Early season Oregon brush fires grab attention

PORTLAND, Ore. (KOIN) — It’s only mid-April, but a few small brush fires popped up in the region over the past few days, putting fire officials on alert.

Saturday afternoon, a brush fire burned about a quarter-acre near Northwest Corey Road in Washington County, officials with TVF&R said. The gusty winds added to the urgency to contain the fire, which happened from “debris burning that got out of control.”

No one was hurt and TVF&R officials said it was put out in about 45 minutes.

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Around that same time, Estacada firefighters dealt with a burn pile that grew to about 100 feet x 200 feet. They said they put it out quickly and it didn’t threaten any structures.

Then a little later Saturday, Portland Fire & Rescue had to handle an outdoor fire in blackberry bushes under the overpass at Southwest Corbett and Naito. Officials said the fire spread to “the door of a bellow-grade substation,” but crews knocked it down quickly.

Another fire from a slash pile also erupted Saturday afternoon in Grand Ronde. Winds also spread that fire in the 50000 block of Hebo Highway, officials said. They added it was “not the first escaped burn pile we have seen in the county in the past couple of days.”

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Although it’s a bit early for wildfire season, Stefan Myers with TVF&R told KOIN 6 News they’ve already responded to “three brush fires, nine bark dust fires and a handful of small debris piles issues.”

“As soon as it starts to dry out, as soon as the sun comes out, we have potential for fire and fuels,” Myers said. “People thought it was a little bit more moisture than there was, winds kick up things, dry out and all of a sudden that free pile becomes a brush fire.”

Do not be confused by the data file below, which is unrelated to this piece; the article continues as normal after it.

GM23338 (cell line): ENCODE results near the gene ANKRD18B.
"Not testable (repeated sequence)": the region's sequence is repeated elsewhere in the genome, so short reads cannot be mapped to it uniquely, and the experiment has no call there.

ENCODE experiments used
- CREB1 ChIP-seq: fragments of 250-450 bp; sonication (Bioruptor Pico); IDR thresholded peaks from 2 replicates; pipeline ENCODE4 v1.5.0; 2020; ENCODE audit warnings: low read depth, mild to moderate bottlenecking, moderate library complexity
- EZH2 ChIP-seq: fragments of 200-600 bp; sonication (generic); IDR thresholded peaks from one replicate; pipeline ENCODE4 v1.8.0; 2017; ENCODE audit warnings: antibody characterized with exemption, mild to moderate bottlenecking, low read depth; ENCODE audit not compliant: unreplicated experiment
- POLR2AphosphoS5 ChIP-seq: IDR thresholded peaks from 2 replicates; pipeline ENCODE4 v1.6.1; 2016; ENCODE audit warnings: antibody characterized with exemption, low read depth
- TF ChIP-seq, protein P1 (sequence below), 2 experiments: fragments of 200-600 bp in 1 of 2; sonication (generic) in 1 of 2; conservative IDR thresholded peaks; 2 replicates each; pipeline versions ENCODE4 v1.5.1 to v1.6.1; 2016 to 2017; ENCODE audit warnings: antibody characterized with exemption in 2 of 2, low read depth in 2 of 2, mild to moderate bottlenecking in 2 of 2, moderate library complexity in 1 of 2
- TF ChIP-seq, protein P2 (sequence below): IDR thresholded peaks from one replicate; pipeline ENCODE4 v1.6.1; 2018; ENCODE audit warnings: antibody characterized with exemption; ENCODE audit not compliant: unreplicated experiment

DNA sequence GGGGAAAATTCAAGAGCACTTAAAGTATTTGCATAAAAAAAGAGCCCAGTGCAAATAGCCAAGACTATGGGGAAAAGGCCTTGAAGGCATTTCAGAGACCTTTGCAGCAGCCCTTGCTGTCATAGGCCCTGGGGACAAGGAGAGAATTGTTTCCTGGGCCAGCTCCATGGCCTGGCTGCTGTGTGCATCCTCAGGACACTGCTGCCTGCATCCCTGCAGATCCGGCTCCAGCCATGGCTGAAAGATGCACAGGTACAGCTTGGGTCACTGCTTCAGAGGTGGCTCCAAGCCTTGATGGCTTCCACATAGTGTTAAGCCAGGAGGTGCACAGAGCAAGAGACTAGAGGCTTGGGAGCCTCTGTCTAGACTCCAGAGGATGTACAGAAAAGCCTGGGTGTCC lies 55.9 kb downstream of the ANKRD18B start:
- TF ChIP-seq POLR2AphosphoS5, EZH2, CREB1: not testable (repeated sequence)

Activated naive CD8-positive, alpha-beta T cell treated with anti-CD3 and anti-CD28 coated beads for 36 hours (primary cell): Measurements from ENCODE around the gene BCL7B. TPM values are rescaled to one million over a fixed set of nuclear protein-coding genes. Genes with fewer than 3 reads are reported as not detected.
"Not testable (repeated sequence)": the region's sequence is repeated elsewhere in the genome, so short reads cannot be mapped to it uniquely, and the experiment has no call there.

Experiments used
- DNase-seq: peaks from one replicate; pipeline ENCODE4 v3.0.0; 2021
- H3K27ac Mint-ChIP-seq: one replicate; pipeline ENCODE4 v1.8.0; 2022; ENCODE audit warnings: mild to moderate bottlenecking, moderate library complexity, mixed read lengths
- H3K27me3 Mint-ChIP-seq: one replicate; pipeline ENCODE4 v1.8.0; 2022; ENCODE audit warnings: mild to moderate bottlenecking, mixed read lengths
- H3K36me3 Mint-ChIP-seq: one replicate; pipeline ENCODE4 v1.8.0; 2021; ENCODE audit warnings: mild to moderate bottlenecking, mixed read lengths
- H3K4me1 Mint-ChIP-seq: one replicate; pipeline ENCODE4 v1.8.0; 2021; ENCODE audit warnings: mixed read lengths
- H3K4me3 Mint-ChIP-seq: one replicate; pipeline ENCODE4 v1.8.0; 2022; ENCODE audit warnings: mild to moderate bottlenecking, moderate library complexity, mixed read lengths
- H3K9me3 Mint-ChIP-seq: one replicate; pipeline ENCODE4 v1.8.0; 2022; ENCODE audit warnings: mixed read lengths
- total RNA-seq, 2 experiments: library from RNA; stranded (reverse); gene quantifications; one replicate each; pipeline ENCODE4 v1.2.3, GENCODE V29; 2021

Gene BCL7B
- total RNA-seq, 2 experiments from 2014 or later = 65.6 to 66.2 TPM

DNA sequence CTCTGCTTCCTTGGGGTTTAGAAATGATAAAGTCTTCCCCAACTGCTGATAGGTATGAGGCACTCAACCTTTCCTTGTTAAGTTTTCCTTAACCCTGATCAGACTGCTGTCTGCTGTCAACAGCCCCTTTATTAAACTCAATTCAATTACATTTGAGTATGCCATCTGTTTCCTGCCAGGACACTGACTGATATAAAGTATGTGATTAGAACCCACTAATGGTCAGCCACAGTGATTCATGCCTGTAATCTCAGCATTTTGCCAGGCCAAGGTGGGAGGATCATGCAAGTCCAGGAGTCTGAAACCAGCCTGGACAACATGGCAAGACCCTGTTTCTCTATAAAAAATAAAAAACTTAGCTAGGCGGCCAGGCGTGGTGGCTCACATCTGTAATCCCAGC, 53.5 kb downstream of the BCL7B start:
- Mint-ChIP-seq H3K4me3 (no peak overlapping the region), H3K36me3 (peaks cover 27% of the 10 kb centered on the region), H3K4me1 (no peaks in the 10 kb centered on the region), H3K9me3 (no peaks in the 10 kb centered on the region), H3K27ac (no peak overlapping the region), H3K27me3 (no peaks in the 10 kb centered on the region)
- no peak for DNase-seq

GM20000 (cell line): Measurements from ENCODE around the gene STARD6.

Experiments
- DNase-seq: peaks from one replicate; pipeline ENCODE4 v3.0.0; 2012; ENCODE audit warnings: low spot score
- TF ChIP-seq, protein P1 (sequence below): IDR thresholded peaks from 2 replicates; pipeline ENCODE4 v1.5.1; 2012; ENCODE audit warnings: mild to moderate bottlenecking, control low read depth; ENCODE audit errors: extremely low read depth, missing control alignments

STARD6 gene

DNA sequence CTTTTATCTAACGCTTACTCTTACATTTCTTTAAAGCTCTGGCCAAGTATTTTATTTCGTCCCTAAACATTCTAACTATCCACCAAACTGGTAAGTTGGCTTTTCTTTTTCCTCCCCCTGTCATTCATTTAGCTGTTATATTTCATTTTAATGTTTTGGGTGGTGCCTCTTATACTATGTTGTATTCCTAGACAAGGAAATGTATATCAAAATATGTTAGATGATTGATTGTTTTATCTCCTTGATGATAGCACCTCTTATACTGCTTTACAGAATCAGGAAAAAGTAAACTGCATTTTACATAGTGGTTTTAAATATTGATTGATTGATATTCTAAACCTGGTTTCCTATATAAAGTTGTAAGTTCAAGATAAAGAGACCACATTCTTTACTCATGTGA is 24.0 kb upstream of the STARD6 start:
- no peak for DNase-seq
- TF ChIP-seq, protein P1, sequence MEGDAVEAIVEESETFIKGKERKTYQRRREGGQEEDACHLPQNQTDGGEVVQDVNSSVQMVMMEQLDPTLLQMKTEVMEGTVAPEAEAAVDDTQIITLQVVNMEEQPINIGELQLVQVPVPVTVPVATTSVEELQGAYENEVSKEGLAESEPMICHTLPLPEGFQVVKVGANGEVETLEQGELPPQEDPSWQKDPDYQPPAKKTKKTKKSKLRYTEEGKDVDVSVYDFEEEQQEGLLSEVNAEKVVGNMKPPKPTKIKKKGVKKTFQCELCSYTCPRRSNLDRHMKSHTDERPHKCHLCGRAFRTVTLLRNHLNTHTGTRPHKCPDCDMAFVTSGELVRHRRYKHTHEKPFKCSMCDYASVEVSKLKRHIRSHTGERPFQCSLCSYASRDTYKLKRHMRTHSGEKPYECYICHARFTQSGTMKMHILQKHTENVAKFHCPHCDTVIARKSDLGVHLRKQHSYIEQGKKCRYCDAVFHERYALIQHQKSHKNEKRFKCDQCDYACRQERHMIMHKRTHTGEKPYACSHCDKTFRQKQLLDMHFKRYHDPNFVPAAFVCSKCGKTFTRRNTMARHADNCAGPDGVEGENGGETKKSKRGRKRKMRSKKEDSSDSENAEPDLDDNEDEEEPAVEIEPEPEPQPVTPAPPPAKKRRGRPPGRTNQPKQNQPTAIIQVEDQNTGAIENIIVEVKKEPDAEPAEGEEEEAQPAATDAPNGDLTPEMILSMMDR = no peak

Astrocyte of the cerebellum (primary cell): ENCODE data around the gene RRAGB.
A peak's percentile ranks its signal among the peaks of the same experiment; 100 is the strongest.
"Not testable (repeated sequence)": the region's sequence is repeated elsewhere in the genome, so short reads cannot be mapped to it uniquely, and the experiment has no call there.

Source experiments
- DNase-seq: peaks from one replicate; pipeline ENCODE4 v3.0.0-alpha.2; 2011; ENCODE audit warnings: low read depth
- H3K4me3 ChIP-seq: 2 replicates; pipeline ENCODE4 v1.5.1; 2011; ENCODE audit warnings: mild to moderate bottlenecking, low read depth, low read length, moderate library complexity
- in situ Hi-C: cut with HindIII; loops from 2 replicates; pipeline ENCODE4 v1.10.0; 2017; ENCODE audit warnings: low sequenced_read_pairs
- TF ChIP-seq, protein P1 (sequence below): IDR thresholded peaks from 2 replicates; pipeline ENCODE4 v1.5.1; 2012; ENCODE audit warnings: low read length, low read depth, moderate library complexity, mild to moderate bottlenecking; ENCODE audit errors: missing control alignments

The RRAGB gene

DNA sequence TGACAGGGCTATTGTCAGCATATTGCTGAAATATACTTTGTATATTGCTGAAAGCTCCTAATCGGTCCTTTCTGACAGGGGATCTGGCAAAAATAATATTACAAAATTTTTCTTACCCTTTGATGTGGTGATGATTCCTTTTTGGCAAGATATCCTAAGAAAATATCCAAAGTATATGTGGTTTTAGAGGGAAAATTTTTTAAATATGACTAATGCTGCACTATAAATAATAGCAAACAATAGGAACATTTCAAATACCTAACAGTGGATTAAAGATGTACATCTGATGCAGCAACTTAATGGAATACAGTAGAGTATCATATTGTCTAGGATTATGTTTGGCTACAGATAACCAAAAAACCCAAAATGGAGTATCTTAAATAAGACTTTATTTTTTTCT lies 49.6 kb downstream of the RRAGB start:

Myers said the department dealt with 55 incidents that needed a wildland fire response last year.

Now is the time to get your homes ready for wildfire season, he said.

“Start leaning up trees, cutting grasses down and reducing fuels in and around your home, and thinking about buffer zones that you can make,” he said. “It’s going to be embers, it’s going to be those things that get into debris piles that get into stacked wood that gets into uncut grasses and bushes and flammable fuels near your home that can actually get your home on fire.”

Only about 30% of Oregon is considered in moderate drought, according to the US Drought Monitor

The Western Fire Chiefs Association said, “Wildfire season in Oregon typically starts in mid-May and ends with the first rains, usually in late September. Droughts, snowpacks and local weather conditions affect how long Oregon’s fire season lasts, especially in Southwest and Eastern Oregon.”

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